Successive Australian governments have rested on their laurels regarding reforming health insurance. However, Stephen King and I have always maintained that there was more to be done to ensure welfare gains at the margin. This is why we re-released our book, Finishing the Job, this year ($1 at Amazon and free on iBooks). Our theory (published in the Economic Record in 2003) was that Australia could gain from moving from a system where private treatments were paid for at full cost to one where they were a ‘top up’ over public treatments.
Liran Einav, Amy Finkelstein and Heidi Williams have just released a paper that provides support for this. Here is the abstract.
We present a simple framework to illustrate the welfare consequences of a “top up” health insurance policy that allows patients to pay the incremental price for more expensive treatment options. We contrast it with common alternative policies that require essentially no incremental payments for more expensive treatments (as in the United States), or require patients to pay the full costs of more expensive treatments (as in the United Kingdom). We provide an empirical illustration of this welfare analysis in the context of treatment choices among breast cancer patients, where lumpectomy with radiation therapy is a more expensive treatment than mastectomy, with similar average health beneﬁts. We use variation in distance to the nearest radiation facility to estimate the relative demand for lumpectomy and mastectomy. Extrapolating the resultant demand curve (grossly) out of sample, our estimates suggest that the “top-up” policy, which achieves the eﬃcient treatment decision, increases total welfare by $700-2,500 per patient relative to the current US “full coverage” policy, and by $700-1,800 per patient relative to the UK “no top up” policy. While we caution against putting much weight on our speciﬁc estimates, the analysis illustrates the potential welfare gains from more eﬃcient reimbursement policies for medical treatments. We also brieﬂy discuss additional tradeoﬀs that arise from the top-up and UK-style policies, which both lead to additional (ex-ante) risk exposure.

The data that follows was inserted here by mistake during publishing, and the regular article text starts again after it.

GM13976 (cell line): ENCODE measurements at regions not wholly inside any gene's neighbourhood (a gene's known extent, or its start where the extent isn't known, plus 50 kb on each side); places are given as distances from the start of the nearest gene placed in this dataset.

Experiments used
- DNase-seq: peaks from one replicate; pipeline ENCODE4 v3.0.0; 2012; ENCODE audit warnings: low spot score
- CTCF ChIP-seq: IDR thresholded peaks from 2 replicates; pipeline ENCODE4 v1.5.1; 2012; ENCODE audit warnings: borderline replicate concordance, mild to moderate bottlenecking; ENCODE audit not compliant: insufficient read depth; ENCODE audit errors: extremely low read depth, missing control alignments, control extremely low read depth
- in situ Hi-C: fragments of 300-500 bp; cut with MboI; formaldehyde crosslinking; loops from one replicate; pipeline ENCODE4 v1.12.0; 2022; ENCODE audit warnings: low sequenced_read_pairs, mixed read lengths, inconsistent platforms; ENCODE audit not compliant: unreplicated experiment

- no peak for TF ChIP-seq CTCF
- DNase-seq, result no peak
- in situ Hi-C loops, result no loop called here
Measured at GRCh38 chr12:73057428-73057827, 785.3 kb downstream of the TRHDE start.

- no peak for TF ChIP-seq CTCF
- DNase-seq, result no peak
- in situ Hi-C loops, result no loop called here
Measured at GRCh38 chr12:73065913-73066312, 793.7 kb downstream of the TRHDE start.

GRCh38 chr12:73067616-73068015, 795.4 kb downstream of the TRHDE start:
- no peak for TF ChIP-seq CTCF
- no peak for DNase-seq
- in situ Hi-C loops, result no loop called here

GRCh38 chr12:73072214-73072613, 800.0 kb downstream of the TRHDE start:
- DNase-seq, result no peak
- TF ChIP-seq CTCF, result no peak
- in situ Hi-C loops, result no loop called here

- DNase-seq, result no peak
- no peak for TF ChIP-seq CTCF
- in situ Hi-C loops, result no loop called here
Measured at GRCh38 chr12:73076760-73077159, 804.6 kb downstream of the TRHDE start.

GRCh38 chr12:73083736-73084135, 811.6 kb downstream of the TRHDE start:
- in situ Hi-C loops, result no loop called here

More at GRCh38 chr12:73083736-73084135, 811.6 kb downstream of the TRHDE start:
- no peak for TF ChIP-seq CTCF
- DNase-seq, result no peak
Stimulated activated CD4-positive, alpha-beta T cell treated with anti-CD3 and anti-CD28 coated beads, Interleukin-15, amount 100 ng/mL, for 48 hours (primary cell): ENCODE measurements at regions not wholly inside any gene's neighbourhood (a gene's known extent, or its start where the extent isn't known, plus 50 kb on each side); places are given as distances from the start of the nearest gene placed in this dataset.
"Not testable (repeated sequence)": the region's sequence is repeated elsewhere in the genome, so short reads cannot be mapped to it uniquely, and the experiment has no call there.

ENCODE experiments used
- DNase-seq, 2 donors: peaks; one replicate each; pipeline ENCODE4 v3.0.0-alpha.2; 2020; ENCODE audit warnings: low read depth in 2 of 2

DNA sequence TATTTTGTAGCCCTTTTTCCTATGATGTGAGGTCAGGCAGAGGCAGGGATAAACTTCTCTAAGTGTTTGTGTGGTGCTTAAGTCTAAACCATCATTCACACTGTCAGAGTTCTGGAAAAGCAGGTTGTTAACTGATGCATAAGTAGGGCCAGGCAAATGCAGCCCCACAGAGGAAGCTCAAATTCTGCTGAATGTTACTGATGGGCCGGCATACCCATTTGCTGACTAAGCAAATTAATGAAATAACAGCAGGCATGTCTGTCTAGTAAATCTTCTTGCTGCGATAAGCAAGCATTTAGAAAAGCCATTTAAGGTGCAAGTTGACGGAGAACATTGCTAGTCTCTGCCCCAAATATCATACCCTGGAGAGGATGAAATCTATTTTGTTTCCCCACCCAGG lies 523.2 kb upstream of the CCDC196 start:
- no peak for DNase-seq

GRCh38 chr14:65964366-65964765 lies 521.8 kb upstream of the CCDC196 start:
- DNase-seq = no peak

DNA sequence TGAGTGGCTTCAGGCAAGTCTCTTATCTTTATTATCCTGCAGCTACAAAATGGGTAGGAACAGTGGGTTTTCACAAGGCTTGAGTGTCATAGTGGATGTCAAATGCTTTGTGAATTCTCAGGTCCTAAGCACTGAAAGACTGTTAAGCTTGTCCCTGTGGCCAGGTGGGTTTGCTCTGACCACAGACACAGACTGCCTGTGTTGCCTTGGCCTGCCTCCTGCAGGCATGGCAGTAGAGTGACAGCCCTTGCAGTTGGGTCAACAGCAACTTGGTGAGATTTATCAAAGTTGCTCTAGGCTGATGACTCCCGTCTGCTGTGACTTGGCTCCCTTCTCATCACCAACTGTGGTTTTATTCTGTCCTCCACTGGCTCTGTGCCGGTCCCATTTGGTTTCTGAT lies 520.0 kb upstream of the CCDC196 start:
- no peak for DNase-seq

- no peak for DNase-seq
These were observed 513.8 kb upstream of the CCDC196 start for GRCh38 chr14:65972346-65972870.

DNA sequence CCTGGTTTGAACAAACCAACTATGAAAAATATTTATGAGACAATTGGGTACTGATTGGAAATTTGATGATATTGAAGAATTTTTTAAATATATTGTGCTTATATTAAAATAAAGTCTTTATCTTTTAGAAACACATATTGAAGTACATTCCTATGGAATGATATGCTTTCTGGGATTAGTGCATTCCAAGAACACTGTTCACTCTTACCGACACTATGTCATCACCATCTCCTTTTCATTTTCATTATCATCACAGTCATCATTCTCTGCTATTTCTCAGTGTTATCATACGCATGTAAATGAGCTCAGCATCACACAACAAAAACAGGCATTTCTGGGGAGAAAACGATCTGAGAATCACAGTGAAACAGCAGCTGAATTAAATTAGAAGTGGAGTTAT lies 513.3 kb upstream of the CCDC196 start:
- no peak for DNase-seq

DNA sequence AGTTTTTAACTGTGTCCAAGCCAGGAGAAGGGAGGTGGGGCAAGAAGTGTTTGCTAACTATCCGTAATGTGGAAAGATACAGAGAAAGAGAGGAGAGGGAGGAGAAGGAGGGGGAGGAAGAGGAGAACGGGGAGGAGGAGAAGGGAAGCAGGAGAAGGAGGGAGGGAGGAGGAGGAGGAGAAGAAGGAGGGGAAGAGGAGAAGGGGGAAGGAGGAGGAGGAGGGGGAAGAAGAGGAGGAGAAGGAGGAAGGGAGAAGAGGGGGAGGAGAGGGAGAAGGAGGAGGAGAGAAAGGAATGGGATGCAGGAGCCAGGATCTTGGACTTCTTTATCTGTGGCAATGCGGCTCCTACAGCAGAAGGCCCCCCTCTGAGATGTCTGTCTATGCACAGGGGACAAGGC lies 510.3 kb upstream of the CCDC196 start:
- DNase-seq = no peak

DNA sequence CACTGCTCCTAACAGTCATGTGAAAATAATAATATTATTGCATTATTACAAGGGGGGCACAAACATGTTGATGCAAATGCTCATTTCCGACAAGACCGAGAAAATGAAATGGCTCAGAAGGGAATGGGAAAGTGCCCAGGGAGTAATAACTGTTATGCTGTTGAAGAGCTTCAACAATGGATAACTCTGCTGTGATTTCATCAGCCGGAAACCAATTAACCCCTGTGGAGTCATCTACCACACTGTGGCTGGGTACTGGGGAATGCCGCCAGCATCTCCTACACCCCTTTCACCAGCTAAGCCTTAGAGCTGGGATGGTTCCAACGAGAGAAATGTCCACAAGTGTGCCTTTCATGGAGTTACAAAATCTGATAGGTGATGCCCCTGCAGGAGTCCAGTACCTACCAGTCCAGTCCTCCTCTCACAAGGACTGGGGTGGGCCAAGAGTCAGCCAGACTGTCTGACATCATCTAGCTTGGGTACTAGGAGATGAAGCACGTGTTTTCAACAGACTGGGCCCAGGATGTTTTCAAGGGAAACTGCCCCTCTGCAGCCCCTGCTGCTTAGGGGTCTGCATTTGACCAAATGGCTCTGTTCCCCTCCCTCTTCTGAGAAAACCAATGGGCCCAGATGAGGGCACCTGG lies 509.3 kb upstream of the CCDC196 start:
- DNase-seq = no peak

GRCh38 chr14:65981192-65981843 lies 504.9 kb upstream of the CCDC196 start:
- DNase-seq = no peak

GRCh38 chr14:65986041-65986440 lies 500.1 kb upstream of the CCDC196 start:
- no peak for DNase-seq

These are quite large estimates for just a single treatment type. It provides strong support that health insurance reform should still be on the Australian policy agenda.